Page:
7 IFG BA 46 90 51 30 25 23.58* 
 10 medial pre-SMA BA 6 90 3 15 50 21.51* 
Category > Parity 
 11 mid-orbital gyrus BA 11 45 6 27 −10 22.71* 
 
Task-by-Hemisphere Interaction 
 1 poIPS/vIPS BA 39 2520 39 −63 25 34.12*** 
 2 poIPS/vIPS BA 39  36 −69 35 32.99*** 
 3 MFG BA 6 225 48 9 50 26.03** 
 4 medial pre-SMA BA 32 90 9 24 45 23.43* 
 5 lateral pre-SMA BA 8 45 30 12 40 21.59* 
 
Task-by-Orientation Interaction—Linear Component 
 6 SMG BA 40 360 60 −24 20 25.35** 
 5 lateral pre-SMA BA 6 45 30 0 60 22.03* 
 2 dIPSm BA 7 90 30 −54 55 21.78* 
 3 vIPS BA 7 45 27 −63 35 21.53* 
 4 medial pre-SMA BA 6 45 3 15 50 21.26* 
 1 poIPS/dIPSm BA 7 90 15 −66 55 20.92* 
 
Linear Trend for the Parity Task 
Increase (170° > 30°) 
 1 dIPSm BA 7 2835 27 −54 65 37.28*** 
 2 poIPS/dIPSm BA 7  15 −66 55 32.91*** 
 3 medial pre-SMA BA 6 225 3 15 50 31.1** 
 4 lateral pre-SMA BA 6 585 27 0 65 29.05** 
 5 Anterior insula BA 47 45 33 18 0 22.96* 
Decrease (30° > 170°) 
 6 medial SMA BA 6 45 3 −9 70 22.15* 

Up to three local maxima more than 8 mm apart are shown for the larger clusters. Direction of differences is also indicated. Note that a single voxel extent is 45 mm3.

dIPSa = anterior portion of the dorsal intraparietal sulcus; dIPSm = middle portion of the dorsal intraparietal sulcus; ITG = inferior temporal gyrus; MOG/MT = middle occipital gyrus/middle temporal; IFG = inferior frontal gyrus; pre-SMA = presupplementary motor area; poIPS = parieto-occipital; vIPS = ventral intraparietal sulcus; MFG = middle frontal gyrus; SMG = supramarginal gyrus; SMA = supplementary motor area.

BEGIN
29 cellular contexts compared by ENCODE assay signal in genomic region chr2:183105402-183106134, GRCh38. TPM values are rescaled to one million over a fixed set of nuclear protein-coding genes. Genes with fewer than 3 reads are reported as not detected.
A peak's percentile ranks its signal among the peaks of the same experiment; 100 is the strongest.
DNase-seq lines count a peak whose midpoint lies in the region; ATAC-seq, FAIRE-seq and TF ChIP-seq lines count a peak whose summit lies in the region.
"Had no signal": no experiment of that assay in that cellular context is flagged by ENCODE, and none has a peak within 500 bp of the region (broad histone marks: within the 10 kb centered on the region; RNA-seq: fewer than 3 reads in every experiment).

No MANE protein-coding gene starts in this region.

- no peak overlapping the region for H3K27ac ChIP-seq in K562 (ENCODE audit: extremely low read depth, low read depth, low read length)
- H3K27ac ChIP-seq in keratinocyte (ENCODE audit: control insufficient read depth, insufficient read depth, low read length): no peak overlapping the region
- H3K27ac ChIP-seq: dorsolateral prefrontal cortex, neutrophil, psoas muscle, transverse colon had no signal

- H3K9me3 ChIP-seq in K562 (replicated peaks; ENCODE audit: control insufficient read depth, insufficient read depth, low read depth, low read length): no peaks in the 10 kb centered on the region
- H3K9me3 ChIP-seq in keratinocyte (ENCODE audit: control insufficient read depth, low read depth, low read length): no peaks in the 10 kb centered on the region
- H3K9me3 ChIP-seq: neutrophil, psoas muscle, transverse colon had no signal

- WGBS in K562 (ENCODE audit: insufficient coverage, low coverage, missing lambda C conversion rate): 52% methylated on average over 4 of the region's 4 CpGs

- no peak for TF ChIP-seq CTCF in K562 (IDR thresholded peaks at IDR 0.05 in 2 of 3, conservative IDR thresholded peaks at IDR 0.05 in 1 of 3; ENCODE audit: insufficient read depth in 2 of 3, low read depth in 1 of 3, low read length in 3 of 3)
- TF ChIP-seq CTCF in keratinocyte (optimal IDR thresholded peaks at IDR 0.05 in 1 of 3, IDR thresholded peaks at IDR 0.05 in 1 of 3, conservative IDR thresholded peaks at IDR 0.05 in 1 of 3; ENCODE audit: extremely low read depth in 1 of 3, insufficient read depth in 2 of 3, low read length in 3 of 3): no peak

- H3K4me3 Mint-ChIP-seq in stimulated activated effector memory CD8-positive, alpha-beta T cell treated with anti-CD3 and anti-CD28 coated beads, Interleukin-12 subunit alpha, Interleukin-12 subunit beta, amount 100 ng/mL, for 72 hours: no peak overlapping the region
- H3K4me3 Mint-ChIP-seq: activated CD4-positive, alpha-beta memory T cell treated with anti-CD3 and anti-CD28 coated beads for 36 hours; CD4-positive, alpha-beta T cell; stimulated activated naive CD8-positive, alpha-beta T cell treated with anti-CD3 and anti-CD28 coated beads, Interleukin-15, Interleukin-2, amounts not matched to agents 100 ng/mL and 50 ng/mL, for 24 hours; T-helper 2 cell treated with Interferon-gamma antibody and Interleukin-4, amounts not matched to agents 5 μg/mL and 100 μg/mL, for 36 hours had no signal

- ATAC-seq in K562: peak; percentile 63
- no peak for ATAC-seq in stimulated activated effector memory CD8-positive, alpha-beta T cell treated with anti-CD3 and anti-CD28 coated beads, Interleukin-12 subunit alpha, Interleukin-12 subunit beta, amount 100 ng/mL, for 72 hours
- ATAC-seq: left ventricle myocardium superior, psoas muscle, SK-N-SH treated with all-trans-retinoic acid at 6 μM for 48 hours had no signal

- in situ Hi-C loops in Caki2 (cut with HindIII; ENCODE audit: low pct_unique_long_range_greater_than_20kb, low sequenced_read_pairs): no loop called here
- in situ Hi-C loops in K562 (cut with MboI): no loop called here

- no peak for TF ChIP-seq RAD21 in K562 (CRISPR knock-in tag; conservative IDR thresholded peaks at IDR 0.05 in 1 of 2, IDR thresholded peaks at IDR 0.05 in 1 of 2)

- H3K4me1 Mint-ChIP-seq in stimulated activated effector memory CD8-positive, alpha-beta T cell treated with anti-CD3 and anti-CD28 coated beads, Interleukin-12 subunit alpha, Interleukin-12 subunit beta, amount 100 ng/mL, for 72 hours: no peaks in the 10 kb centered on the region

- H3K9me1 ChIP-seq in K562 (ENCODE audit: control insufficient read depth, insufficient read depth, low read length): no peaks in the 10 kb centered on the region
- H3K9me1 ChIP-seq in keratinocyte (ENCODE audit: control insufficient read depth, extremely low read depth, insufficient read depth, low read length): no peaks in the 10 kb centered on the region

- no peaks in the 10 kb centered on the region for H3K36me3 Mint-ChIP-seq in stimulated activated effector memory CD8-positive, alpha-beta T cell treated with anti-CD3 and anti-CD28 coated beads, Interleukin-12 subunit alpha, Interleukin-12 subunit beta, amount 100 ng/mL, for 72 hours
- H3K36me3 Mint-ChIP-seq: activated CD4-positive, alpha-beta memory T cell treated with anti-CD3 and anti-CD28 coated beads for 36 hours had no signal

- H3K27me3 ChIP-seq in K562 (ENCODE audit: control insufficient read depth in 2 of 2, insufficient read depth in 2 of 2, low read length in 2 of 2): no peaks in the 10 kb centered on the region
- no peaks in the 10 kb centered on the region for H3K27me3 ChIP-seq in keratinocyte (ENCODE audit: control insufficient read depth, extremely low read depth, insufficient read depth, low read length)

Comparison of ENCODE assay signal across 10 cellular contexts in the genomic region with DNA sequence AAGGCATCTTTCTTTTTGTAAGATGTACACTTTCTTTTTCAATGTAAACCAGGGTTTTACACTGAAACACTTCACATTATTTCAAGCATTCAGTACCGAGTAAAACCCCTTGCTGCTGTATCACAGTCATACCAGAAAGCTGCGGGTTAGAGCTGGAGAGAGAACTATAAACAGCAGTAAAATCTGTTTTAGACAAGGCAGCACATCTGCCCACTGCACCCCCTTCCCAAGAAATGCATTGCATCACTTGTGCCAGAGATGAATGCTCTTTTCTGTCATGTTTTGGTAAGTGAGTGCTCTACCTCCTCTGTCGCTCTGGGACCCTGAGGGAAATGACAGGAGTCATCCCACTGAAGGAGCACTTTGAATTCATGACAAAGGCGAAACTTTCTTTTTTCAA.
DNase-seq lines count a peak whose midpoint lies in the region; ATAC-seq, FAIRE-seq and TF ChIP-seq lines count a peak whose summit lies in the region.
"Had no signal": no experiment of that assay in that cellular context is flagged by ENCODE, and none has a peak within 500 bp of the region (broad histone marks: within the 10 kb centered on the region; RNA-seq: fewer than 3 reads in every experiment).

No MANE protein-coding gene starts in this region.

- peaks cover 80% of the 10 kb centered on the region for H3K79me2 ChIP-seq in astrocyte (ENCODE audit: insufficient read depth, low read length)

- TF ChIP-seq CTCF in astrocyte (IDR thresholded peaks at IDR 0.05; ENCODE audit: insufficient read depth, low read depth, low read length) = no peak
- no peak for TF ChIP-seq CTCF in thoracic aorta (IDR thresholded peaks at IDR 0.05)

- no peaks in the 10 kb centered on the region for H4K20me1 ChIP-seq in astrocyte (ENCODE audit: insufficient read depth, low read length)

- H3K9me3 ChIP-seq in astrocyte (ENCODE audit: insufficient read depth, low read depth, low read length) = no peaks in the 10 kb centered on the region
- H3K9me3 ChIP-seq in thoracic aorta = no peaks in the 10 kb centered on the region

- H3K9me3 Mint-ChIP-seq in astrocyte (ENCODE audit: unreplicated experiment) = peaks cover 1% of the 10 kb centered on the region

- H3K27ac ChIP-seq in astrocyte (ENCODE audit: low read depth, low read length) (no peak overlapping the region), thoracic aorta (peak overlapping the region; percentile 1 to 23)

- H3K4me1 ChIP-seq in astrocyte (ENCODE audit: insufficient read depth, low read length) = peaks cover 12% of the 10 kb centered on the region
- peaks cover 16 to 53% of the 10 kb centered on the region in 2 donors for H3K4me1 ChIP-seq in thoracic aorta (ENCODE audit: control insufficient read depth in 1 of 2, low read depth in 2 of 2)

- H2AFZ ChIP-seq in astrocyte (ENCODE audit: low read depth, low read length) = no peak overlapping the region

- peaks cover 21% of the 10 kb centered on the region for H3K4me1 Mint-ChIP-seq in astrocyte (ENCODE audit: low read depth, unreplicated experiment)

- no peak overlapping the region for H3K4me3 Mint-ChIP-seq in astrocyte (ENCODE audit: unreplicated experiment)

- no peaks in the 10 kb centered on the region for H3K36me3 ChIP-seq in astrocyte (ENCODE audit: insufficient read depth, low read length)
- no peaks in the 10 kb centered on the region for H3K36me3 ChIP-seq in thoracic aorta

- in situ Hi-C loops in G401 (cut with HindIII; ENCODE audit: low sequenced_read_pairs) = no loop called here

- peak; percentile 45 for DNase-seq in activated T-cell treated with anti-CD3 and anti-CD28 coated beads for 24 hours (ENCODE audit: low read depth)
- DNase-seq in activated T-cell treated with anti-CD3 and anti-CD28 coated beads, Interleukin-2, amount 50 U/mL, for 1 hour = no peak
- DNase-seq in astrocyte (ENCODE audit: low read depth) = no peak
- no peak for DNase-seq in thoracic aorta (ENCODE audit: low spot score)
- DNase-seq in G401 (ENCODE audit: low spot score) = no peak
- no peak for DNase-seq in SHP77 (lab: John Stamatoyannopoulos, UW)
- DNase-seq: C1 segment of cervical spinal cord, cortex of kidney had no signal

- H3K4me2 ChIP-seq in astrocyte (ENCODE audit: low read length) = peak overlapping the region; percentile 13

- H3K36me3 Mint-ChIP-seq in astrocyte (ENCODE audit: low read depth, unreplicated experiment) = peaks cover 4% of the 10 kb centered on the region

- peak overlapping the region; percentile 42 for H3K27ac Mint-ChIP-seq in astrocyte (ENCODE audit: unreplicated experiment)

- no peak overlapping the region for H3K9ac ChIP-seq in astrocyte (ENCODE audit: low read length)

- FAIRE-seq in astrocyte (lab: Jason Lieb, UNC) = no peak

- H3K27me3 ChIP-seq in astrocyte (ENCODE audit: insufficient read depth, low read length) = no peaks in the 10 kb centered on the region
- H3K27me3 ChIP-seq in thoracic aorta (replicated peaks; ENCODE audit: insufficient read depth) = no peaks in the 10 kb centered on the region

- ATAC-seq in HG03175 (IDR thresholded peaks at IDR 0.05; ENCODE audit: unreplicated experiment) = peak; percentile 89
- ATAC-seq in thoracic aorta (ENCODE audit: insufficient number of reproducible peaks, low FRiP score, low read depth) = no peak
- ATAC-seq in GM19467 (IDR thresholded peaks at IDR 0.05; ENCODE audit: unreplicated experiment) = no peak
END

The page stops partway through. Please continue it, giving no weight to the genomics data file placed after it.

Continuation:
* 

p < .05, FWE corrected.

** 

p < .01, FWE corrected.

*** 

p < .001, FWE corrected.

Figure 3 

Cortical surface rendering of significant voxels showing main effect of task (red: parity > category; blue: category > parity), Task-by-Hemisphere interaction, linear component of the Task-by-Orientation interaction, and linear trend for the parity task (red: 170° > 30°; blue 30° > 170°) hypothesized to reflect mental rotation displayed on cortical surface rendering. Glass-brain SPMs are also presented with numerical labels for peak activation voxels (see Table 1 for anatomical labels and summary statistics corresponding to peak activation voxels). Activation is shown only on the nominal right hemisphere.

Figure 3 

Cortical surface rendering of significant voxels showing main effect of task (red: parity > category; blue: category > parity), Task-by-Hemisphere interaction, linear component of the Task-by-Orientation interaction, and linear trend for the parity task (red: 170° > 30°; blue 30° > 170°) hypothesized to reflect mental rotation displayed on cortical surface rendering. Glass-brain SPMs are also presented with numerical labels for peak activation voxels (see Table 1 for anatomical labels and summary statistics corresponding to peak activation voxels). Activation is shown only on the nominal right hemisphere.

Task-by-Hemisphere Interaction